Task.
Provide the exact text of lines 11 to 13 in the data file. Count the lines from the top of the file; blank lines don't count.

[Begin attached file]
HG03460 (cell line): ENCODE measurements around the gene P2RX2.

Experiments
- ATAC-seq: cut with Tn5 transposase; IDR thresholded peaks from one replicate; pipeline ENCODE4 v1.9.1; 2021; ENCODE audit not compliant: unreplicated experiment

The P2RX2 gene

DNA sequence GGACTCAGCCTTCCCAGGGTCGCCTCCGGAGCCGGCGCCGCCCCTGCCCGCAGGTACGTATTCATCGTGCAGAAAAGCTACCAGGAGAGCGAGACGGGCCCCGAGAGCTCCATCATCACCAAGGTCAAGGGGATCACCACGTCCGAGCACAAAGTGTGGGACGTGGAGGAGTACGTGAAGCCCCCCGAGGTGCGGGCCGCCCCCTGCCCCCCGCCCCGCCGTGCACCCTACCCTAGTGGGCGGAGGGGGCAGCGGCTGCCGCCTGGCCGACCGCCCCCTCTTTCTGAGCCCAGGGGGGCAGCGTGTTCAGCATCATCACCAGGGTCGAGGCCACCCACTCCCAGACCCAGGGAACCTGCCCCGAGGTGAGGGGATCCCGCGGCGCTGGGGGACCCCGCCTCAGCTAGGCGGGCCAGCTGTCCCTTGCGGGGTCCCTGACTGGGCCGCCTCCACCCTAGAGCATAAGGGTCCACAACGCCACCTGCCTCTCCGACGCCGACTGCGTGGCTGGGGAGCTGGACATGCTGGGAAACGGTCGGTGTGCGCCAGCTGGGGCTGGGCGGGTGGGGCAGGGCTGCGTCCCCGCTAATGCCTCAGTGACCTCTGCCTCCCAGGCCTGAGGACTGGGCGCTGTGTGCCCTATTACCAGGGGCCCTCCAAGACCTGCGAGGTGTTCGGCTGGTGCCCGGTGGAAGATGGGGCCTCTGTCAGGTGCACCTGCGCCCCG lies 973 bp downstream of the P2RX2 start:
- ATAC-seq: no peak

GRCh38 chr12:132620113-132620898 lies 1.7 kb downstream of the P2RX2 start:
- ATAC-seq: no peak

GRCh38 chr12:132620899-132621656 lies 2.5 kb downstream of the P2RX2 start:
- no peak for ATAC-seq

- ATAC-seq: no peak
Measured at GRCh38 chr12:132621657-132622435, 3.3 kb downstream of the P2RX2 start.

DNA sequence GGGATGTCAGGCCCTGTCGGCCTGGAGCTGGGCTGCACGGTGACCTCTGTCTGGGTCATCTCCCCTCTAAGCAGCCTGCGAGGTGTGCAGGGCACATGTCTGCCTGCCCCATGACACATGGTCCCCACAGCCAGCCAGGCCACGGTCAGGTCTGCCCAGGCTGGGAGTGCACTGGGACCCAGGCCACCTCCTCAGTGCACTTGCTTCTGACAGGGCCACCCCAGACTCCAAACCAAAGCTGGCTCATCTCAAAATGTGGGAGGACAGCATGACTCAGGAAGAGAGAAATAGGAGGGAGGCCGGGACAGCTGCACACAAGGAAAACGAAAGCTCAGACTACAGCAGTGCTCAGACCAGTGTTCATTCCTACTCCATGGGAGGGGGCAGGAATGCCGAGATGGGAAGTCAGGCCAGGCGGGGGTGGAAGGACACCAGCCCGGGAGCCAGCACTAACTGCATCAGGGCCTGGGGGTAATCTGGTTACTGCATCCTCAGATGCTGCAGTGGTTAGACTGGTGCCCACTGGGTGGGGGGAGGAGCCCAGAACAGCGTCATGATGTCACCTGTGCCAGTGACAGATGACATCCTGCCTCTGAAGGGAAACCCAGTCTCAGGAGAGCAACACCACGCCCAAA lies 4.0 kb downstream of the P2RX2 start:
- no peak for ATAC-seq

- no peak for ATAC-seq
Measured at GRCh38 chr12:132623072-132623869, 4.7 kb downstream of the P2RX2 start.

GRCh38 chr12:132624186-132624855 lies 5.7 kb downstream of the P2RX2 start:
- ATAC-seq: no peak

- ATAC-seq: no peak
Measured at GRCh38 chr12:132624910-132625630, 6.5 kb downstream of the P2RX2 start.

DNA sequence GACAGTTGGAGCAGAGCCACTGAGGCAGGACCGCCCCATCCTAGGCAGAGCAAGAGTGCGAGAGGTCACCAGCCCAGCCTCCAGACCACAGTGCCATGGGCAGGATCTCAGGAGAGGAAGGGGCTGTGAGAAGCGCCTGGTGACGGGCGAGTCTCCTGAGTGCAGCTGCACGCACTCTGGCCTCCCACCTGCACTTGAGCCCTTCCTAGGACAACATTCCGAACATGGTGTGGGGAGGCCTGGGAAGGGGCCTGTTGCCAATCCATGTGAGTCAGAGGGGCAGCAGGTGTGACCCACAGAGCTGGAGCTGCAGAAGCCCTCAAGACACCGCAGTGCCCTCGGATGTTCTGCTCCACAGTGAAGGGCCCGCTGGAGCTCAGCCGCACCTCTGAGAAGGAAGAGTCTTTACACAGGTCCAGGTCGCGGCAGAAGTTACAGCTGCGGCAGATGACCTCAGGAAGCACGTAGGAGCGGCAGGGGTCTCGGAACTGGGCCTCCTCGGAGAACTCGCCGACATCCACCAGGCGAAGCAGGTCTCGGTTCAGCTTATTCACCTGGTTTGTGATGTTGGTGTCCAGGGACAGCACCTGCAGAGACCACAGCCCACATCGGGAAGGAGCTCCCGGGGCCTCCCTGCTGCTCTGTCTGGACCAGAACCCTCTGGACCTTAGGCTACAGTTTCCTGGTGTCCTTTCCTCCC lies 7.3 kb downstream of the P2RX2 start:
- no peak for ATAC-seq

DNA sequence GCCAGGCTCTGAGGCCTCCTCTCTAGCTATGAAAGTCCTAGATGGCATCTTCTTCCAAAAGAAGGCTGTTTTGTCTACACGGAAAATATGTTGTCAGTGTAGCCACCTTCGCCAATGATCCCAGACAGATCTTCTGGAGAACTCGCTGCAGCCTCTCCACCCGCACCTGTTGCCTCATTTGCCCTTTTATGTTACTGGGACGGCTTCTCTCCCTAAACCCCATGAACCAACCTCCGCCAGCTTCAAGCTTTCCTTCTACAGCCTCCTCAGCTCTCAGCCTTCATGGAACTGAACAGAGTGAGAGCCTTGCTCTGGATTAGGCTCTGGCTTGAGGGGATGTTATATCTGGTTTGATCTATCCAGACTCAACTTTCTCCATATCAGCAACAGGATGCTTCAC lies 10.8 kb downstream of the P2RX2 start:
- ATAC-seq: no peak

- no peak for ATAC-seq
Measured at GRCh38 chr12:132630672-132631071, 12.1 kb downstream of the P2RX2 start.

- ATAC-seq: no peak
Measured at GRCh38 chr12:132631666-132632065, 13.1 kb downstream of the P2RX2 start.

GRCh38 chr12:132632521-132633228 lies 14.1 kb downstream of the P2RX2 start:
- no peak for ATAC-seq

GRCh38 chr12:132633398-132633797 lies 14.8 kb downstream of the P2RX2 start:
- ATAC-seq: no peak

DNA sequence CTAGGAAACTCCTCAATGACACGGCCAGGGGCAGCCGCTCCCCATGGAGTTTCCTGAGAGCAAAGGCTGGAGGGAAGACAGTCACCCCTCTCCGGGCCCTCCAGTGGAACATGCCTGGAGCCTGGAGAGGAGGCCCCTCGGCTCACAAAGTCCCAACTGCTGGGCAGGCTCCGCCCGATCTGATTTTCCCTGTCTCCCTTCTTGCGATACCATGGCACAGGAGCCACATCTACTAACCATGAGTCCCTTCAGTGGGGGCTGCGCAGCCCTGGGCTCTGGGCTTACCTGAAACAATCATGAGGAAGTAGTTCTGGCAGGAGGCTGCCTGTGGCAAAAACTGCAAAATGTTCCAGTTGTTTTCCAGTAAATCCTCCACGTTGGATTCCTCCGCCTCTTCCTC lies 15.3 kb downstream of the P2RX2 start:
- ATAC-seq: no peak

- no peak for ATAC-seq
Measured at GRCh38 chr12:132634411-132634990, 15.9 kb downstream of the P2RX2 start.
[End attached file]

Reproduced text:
- ATAC-seq: no peak
Measured at GRCh38 chr12:132621657-132622435, 3.3 kb downstream of the P2RX2 start.

DNA sequence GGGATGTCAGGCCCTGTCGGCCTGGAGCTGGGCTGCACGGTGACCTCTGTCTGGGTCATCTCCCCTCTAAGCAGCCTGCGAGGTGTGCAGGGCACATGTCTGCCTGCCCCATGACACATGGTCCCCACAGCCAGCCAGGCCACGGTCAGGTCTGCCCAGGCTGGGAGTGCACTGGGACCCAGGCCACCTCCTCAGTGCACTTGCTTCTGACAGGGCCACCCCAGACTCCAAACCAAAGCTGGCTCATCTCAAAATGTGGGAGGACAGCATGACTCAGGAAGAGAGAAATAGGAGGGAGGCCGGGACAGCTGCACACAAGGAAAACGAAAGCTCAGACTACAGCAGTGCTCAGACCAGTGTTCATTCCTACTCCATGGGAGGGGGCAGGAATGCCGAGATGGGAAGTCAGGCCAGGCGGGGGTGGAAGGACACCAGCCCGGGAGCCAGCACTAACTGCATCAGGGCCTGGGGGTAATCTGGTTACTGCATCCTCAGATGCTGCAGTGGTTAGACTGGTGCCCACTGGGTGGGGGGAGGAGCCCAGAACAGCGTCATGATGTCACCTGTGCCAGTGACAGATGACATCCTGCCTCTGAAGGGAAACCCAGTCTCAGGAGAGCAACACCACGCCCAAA lies 4.0 kb downstream of the P2RX2 start: